algebraic topology – application of higher algebra and higher category theory to the study of (stable) homotopy theory
The singular homology of a topological space $X$ is the simplicial homology of its singular simplicial complex:
a singular $n$-chain on $X$ is a formal linear combination of singular simplices $\sigma : \Delta^n \to X$, and a singular $n$-cycle is such a chain such that its oriented boundary in $X$ vanishes. Two singular chains are homologous if they differ by a boundary. The singular homology of $X$ in degree $n$ is the group of $n$-cycles modulo those that are boundaries.
Singular homology of a topological space conincide with its ordinary homology as defined more abstractly (see at generalized homology theory).
(Here “singular” refers to the contrast with cellular homology, referring to the fact that a simplex $\Delta_{top} \to X$ in the singular simplicial complex is not required to be a topological embedding, but may be a “singular map”, such as for instance a constant function.)
Let $X \in$ Top be topological space. Write $Sing X \in$ sSet for its singular simplicial complex.
For $n \in \mathbb{N}$, a singular $n$-chain on $X$ is an element in the free abelian group $\mathbb{Z}[(Sing X)_n]$:
a formal linear combinations of singular simplices in $X$.
These are the chains on a simplicial set on $Sing X$.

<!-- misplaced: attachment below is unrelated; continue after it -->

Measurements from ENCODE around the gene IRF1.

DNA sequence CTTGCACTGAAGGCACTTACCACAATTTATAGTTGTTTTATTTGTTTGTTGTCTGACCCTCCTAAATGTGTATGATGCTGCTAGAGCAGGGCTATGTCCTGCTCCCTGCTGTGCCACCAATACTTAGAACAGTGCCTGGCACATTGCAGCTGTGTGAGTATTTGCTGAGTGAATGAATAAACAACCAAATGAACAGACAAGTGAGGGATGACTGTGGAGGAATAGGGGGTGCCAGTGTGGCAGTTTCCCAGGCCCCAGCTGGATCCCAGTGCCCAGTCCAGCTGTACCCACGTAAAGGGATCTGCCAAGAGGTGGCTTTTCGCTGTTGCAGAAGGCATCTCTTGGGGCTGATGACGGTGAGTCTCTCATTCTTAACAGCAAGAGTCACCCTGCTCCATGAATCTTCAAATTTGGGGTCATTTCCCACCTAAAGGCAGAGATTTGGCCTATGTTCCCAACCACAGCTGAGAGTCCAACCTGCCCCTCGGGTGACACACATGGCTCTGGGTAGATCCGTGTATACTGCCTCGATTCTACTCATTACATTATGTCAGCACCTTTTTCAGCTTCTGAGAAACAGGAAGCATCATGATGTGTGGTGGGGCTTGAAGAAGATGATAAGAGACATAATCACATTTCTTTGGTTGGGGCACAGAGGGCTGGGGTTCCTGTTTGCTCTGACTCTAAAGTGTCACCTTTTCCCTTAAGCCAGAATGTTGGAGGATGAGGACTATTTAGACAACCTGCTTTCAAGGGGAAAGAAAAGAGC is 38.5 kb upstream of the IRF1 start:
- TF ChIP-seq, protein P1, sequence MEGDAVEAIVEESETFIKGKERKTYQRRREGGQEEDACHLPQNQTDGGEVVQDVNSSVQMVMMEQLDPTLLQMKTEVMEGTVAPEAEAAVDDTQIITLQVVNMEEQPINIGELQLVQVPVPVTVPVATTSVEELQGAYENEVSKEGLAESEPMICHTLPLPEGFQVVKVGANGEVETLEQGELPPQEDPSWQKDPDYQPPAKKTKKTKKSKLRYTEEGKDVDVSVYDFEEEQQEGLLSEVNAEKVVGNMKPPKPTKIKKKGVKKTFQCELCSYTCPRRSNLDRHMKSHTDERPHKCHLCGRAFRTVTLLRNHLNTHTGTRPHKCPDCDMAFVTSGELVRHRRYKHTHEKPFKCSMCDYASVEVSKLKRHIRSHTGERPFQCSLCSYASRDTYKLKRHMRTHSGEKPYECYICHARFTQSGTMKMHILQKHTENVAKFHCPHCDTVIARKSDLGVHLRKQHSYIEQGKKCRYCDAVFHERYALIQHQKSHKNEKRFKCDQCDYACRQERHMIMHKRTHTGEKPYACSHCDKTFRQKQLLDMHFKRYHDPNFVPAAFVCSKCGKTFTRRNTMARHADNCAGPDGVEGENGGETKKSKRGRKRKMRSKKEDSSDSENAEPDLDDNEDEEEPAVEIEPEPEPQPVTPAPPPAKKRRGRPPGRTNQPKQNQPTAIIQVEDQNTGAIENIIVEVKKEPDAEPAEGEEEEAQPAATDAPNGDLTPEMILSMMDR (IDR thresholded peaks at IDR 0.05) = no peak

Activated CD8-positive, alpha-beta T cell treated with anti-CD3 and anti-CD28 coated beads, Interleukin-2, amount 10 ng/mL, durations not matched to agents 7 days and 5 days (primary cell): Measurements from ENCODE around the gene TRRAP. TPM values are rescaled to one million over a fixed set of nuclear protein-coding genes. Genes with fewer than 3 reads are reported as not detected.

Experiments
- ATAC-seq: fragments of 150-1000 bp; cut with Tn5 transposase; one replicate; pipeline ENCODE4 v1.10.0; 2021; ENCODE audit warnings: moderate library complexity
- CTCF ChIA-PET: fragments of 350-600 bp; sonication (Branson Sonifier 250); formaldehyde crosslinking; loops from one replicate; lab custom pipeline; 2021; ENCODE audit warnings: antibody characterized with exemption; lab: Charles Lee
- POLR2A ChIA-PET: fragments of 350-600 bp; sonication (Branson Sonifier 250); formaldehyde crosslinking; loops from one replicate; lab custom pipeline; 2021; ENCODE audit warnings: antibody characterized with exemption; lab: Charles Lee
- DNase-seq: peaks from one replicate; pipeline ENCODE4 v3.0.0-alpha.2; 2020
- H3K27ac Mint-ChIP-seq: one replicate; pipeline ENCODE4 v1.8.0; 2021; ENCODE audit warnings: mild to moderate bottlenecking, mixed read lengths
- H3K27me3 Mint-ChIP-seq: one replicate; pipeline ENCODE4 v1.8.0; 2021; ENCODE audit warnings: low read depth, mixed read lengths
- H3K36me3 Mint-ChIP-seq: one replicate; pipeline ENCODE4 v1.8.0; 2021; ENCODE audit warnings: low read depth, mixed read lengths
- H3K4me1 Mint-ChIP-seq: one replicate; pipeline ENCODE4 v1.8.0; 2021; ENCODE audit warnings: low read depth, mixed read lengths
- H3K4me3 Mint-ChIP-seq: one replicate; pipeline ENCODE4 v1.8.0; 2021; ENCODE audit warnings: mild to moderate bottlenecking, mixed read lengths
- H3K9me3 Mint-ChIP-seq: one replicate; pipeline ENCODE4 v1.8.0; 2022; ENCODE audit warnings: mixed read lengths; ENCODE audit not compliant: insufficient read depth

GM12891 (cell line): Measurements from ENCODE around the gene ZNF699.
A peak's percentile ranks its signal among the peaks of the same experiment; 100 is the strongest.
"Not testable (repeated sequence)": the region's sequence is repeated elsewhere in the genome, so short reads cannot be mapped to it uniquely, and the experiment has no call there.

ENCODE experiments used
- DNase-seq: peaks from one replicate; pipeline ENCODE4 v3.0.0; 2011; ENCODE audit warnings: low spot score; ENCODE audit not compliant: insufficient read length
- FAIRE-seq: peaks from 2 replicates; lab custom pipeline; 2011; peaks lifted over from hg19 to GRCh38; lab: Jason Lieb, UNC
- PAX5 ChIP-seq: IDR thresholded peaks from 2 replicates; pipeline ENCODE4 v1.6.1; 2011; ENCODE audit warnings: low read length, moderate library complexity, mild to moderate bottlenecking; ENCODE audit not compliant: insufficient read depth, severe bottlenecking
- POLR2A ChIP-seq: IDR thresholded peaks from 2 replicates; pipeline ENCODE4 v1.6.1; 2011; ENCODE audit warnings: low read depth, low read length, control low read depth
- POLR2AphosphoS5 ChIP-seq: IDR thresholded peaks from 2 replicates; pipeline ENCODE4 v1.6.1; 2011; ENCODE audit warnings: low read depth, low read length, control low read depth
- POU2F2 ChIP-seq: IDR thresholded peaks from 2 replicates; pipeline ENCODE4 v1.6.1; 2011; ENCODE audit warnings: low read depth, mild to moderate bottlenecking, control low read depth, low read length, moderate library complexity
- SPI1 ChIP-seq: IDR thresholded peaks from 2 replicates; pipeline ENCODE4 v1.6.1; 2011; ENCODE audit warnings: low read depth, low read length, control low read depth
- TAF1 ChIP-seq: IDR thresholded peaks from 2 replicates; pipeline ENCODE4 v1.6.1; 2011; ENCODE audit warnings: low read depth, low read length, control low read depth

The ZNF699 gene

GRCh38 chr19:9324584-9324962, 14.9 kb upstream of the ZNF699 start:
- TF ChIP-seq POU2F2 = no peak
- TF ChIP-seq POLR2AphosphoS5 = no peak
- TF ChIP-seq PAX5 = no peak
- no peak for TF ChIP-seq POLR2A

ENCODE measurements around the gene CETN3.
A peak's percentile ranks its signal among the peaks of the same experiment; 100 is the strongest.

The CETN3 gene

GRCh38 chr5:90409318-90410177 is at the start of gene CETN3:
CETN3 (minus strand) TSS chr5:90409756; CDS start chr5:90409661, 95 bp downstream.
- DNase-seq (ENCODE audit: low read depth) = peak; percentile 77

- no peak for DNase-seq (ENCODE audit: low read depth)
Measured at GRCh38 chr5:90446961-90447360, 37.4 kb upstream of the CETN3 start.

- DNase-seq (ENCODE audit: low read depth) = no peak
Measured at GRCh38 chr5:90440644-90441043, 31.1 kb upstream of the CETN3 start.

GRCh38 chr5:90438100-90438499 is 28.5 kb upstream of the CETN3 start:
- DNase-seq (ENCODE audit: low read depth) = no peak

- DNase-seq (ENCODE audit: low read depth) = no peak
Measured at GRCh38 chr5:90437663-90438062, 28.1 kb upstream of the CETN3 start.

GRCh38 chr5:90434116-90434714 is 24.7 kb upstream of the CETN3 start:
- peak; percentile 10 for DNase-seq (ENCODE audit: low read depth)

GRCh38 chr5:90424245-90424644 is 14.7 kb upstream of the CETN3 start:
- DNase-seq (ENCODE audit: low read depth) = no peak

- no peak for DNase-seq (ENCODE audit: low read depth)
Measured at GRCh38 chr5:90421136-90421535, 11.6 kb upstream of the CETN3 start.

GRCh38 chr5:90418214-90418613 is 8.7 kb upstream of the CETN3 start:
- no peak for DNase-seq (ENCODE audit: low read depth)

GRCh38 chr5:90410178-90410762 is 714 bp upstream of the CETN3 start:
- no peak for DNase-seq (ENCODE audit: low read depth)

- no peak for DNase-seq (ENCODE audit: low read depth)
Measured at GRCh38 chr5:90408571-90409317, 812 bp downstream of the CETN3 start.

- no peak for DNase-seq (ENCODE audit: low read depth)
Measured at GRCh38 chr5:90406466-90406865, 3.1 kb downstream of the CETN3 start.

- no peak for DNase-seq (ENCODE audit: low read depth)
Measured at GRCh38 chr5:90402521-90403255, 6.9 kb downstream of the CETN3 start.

The groups of singular chains combine to the simplicial abelian group $\mathbb{Z}[Sing X] \in Ab^{\Delta^{op}}$.
The alternating face map complex
is the singular complex of $X$.
Its chain homology is the ordinary singular homology of $X$.
One usually writes $H_n(X, \mathbb{Z})$ or just $H_n(X)$ for the singular homology of $X$ in degree $n$. See also at ordinary homology.
So we have
where the differentials are defined on basis elements $\sigma \in (Sing X)_n$ by
(with $d_i$ the $i$ simplicial face map) and then extended linearly.
(One may change the global signs and obtain a quasi-isomorphic complex, in particular with the same homology groups.)
This means that a singular chain is a cycle if the formal linear combination of the oriented boundaries of all its constituent singular simplices sums to 0. See the basic examples below
More generally, for $R$ any unital ring one can form the degreewise free module $R[Sing X]$ over $R$. The corresponding homology is the singular homology with coefficients in $R$, denoted $H_n(X,R)$.
Given a continuous map $f : X \to Y$ between topological spaces, and given $n \in \mathbb{N}$, every singular $n$-simplex $\sigma : \Delta^n \to X$ in $X$ is sent to a singular $n$-simplex
in $Y$. This is called the push-forward of $\sigma$ along $f$. Accordingly there is a push-forward map on groups of singular chains
These push-forward maps make all diagrams of the form
commute. In other words, push-forward along $f$ constitutes a chain map